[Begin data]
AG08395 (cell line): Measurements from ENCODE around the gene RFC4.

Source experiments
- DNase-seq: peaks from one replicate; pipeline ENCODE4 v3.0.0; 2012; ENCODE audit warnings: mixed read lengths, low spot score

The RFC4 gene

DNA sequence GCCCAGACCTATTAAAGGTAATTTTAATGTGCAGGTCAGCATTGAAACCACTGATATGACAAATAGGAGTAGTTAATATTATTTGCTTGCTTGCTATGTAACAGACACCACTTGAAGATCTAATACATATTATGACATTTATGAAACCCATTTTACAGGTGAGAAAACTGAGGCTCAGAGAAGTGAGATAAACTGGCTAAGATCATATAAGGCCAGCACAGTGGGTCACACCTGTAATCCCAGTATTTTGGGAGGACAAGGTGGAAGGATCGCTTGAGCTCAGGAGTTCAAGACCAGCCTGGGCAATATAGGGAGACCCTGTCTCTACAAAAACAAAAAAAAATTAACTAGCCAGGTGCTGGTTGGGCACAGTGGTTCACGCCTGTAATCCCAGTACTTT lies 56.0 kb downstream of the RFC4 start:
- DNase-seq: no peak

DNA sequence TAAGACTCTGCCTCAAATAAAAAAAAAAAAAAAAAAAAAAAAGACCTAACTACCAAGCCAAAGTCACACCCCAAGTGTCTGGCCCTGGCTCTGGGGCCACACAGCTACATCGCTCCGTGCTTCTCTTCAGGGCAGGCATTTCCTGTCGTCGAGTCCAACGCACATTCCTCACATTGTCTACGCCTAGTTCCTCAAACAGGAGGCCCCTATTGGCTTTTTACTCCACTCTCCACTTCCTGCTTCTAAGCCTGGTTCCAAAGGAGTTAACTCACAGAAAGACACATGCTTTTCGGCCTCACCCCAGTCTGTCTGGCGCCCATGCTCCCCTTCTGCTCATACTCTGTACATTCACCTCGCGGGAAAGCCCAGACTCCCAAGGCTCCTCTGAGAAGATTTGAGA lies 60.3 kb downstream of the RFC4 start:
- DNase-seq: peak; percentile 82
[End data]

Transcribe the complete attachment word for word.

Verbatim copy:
AG08395 (cell line): Measurements from ENCODE around the gene RFC4.

Source experiments
- DNase-seq: peaks from one replicate; pipeline ENCODE4 v3.0.0; 2012; ENCODE audit warnings: mixed read lengths, low spot score

The RFC4 gene

DNA sequence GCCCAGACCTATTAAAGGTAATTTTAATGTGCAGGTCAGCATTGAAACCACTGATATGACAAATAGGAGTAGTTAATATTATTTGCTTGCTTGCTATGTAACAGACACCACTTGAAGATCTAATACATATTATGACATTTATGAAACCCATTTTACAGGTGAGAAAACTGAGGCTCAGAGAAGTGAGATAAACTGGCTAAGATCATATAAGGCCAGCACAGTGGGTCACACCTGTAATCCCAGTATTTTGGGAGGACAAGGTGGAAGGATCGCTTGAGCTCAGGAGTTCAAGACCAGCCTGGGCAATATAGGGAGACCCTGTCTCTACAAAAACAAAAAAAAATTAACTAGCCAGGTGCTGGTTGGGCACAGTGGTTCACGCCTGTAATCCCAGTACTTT lies 56.0 kb downstream of the RFC4 start:
- DNase-seq: no peak

DNA sequence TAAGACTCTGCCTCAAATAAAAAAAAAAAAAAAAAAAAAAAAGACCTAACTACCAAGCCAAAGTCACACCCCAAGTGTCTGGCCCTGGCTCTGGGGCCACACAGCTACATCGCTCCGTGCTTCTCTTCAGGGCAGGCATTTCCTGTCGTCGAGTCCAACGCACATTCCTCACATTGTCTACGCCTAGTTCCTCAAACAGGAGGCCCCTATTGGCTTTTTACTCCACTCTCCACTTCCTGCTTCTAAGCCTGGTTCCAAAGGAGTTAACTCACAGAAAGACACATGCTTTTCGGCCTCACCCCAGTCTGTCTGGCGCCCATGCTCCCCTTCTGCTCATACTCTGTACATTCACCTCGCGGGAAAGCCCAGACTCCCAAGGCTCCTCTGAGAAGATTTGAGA lies 60.3 kb downstream of the RFC4 start:
- DNase-seq: peak; percentile 82